In 2011 Hinchingbrooke Hospital in Cambridgeshire became the second UK hospital to be given to a private company, called Circle,  to run for supposedly 'failing'. Failing that is in the context of being saddled with £40 million PFI related debt thanks to Mr Blair and being situated in a county with a huge rising population. As a result:

- Circle's debt reduction plan included £311 million worth of job cuts and streamlining A&E services leading to increasingly long waiting times before being seen
- In October 2013 the Childrens' Ward failed to meet national standards of care.
- In 2014 the Care Quality Commission found severe issues with patient care including people lying for hours in their own faeces.
- Circle pulled out in 2015 claiming that the hospital was not financially viable , meaning in other words that even with all of its 'efficiency savings' the lack of funding and crippling PFI debts were too much.

Friday, 12 May 2017

My Personal Appeal To UKIP Voters in Colchester

UKIP have decided not to field a candidate in Colchester for the general election on June 8th. They have chosen to disenfranchise you by denying you the opportunity to vote for them again, as 5870 people chose to do in the 2015 election. By doing so they have let you down. This comes after they lost all of their county councillors in the recent local elections in Essex. They are a party in terminal decline.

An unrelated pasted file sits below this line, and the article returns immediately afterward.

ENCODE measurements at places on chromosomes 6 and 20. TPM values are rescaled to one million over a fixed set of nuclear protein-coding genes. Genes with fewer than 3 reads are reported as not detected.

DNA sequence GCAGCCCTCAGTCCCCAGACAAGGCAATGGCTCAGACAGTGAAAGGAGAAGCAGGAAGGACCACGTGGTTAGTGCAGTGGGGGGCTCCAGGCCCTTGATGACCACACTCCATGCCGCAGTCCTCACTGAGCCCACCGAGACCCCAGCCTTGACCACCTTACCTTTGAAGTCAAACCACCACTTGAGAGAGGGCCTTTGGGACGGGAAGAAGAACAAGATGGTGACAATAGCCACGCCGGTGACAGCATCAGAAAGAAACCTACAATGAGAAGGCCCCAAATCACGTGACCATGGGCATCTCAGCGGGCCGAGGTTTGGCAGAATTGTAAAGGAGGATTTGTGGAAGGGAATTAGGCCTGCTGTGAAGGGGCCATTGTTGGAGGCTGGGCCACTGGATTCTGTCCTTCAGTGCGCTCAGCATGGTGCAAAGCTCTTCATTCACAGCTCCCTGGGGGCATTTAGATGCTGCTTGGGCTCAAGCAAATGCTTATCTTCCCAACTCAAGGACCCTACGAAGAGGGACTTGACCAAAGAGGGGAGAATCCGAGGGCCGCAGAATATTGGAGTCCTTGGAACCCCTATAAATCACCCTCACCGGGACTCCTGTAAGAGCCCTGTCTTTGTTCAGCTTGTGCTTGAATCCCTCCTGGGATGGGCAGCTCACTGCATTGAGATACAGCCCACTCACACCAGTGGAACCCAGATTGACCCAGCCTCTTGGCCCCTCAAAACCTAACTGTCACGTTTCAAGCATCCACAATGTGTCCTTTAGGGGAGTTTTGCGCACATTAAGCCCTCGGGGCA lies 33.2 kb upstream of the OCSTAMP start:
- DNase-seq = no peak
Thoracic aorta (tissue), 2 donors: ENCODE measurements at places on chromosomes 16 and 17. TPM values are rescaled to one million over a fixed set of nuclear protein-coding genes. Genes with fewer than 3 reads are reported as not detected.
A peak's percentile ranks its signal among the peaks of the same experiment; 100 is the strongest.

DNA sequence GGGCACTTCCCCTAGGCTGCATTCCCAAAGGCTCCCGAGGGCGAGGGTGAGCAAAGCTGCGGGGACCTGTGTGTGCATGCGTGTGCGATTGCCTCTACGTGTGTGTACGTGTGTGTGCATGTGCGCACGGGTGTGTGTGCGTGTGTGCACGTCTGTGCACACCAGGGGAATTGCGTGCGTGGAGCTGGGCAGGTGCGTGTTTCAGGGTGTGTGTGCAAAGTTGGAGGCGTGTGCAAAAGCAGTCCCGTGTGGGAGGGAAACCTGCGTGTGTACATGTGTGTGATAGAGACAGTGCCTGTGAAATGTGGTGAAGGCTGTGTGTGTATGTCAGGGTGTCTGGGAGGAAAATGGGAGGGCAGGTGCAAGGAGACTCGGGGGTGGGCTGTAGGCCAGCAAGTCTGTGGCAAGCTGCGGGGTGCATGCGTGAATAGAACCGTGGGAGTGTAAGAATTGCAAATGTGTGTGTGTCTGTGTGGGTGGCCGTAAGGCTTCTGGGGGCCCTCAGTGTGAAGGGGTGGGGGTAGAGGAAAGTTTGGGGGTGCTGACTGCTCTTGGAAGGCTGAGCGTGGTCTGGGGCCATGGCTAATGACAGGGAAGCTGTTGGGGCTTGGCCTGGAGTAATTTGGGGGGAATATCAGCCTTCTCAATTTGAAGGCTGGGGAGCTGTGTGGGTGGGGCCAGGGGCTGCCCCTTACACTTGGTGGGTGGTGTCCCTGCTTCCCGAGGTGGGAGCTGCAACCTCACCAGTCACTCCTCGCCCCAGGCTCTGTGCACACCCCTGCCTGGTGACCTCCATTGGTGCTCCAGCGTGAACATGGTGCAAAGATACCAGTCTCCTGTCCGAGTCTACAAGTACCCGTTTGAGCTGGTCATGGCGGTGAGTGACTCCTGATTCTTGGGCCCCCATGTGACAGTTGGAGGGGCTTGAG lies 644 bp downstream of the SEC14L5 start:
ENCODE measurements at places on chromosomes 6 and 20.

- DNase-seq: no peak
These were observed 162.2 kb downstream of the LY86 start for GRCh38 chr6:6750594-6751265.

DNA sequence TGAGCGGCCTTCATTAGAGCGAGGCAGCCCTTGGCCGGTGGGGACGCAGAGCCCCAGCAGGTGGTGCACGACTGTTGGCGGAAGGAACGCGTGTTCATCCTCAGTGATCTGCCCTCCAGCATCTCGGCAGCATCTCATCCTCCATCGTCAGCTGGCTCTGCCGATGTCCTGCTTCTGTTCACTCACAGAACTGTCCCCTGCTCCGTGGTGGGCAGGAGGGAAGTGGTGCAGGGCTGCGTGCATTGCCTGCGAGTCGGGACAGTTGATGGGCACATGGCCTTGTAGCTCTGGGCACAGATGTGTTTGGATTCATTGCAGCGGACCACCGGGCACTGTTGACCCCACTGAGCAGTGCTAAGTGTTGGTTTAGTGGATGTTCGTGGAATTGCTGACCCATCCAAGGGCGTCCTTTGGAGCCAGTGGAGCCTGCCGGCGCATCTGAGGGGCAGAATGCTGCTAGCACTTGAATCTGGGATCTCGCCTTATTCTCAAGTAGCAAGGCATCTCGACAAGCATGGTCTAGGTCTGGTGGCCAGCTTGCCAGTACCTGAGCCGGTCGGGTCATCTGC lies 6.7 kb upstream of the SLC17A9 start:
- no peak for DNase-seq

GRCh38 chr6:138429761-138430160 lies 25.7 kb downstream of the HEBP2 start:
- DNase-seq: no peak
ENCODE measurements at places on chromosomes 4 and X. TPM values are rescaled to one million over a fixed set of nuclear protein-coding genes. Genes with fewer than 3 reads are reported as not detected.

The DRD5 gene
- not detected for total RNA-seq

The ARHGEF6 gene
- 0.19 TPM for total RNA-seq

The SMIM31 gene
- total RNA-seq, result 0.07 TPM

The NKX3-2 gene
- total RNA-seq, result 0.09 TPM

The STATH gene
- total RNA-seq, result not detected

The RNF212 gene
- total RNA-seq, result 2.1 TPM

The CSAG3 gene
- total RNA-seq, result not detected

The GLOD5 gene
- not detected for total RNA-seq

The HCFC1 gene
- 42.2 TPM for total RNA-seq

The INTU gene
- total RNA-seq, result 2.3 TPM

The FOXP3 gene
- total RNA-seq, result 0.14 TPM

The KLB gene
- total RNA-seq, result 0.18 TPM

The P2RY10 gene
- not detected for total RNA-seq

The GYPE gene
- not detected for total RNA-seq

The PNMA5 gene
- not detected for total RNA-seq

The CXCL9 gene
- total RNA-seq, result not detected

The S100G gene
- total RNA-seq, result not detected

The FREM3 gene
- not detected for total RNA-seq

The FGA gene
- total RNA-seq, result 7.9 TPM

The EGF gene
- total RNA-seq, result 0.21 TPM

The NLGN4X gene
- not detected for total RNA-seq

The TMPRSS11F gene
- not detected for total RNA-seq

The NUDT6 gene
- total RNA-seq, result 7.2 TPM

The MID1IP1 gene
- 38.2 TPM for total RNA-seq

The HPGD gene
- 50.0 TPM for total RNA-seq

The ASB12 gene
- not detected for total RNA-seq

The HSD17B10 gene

I know that many people chose to vote UKIP because the other parties seem like an out of touch elite who talk from a script, don't do what they say they'll do and generally talk down their noses at people. But it doesn't have to be like this. As someone from a working class background who has only been doing this for four years I know that career politicians are often out of touch and live in their own world. I won't let that happen to me. In Colchester I am the only anti-establishment candidate standing. The Conservatives want to slash £12 billion from our public services and to privatise the NHS bit by bit. Labour in Colchester represent the Tony Blair faction of the party that have caused so much damage to our country.